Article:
UCSF Part of Industry Contributing $16.7 Billion a Year to Economy
UCSF and its affiliates have been successful in the transformation of San Francisco as a leading center of innovation in health care and biosciences, according to a new report released Wednesday.
The combined economic impact of hospitals, biomedical research and health sciences education generates $16.7 billion and more than 100,000 jobs per year — almost one in five jobs in the City and County of San Francisco, according to the report by economist Philip King, PhD, an assistant professor at San Francisco State University.
San Francisco: Center of Health Innovation Facts
- 104,035: Number of San Francisco jobs generated by hospitals, research universities, institutes, health sciences education and bioscience firms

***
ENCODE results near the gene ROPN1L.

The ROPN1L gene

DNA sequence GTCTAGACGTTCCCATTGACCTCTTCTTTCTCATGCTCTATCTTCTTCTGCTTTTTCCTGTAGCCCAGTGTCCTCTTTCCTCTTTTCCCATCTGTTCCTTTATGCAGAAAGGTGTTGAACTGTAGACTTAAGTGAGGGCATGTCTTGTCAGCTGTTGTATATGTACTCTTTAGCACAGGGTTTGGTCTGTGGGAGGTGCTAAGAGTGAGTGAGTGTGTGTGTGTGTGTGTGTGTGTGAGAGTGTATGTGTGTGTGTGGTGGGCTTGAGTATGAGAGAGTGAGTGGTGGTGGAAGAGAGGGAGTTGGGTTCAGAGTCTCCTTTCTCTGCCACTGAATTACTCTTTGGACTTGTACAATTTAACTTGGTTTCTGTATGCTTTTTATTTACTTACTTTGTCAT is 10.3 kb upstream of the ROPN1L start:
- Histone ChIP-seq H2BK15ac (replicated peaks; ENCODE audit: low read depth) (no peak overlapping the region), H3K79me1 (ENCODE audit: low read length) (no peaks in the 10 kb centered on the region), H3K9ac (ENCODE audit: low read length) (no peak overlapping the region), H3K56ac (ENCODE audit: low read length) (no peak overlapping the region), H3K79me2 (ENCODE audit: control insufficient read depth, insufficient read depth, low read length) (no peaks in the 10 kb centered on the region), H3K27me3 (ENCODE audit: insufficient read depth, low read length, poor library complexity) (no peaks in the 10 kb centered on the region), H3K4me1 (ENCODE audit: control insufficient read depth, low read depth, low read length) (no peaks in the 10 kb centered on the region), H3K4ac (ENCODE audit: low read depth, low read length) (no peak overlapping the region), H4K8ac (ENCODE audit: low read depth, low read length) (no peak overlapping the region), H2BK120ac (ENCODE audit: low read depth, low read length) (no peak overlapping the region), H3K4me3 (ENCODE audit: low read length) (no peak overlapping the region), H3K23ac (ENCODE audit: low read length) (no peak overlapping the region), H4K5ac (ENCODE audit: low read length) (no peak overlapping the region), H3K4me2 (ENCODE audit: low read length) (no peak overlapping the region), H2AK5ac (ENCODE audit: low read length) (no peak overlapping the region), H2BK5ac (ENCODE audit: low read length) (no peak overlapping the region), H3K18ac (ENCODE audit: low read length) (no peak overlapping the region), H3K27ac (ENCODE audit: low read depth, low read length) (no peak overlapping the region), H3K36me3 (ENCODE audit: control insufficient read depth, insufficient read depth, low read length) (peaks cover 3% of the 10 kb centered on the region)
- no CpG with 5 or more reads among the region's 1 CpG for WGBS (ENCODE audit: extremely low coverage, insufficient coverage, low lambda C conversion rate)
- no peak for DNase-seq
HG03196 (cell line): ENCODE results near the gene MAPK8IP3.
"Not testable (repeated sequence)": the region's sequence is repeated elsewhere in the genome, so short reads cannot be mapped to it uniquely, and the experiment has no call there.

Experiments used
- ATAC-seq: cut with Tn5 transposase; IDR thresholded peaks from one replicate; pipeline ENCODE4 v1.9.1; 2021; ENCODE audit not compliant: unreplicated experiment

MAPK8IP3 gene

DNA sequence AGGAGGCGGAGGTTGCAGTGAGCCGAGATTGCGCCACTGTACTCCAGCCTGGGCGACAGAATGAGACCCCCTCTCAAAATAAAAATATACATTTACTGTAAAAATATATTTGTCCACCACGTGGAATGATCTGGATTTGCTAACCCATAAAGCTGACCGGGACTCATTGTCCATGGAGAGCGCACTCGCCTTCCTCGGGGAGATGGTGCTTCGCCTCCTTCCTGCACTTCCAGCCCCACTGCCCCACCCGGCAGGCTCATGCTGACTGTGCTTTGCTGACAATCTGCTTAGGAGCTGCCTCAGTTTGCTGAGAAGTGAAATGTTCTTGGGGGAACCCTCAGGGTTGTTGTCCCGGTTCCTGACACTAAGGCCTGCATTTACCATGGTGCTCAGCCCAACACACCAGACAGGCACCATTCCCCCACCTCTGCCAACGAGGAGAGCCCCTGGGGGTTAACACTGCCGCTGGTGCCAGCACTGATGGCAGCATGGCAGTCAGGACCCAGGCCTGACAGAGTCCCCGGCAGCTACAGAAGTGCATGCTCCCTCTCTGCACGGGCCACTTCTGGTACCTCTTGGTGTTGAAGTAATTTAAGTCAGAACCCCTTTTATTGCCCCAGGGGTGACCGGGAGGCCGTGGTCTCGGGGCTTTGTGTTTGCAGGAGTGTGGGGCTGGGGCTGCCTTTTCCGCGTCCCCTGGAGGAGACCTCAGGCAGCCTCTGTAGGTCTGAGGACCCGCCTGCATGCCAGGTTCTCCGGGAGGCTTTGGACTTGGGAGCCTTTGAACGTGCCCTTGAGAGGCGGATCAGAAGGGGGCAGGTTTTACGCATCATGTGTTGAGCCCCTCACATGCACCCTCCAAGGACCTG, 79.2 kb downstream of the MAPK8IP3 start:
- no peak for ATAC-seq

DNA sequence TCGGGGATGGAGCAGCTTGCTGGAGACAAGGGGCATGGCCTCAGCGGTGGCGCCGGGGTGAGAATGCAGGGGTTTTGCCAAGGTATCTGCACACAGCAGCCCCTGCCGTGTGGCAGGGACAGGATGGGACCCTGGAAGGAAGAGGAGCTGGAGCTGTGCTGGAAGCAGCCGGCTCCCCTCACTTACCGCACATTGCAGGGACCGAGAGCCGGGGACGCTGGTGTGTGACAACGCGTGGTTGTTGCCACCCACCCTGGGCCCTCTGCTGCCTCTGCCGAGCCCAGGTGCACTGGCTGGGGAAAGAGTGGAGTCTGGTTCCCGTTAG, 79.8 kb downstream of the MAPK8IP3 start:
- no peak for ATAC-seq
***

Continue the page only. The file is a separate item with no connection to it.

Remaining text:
- $16.7 billion: The amount of money generated by hospitals, research universities, institutes, medical education and bioscience firms.
- $76,682: The average annual salary of a health care worker in San Francisco, which is 16 percent higher than the average of all workers in the city.
- 10 percent: The growth in employment in health care from 2000 to 2009, which is more stable and fairly recession proof compared to other sectors.
“The San Francisco Bay Area is known as a center of innovation,” King says. “Less reported is the role of health and medical technology on the Bay Area’s economy, in particular, San Francisco’s economy. Much attention has been focused on social media companies like Twitter and Zynga. But another significant revolution is under way in San Francisco — in biomedical research and technology.”
King emphasized these points in a report released Wednesday at ForecastSF, the region’s leading economic and jobs summit presented by the San Francisco Chamber of Commerce, Wells Fargo and the San Francisco Center for Economic Development.
The report, commissioned by the Hospital Council of Northern and Central California, the Chamber of Commerce, UCSF and others, follows up on last year’s analysis of hospitals and expands the focus to examine San Francisco’s role as a leading center in health care, education and bioscience research.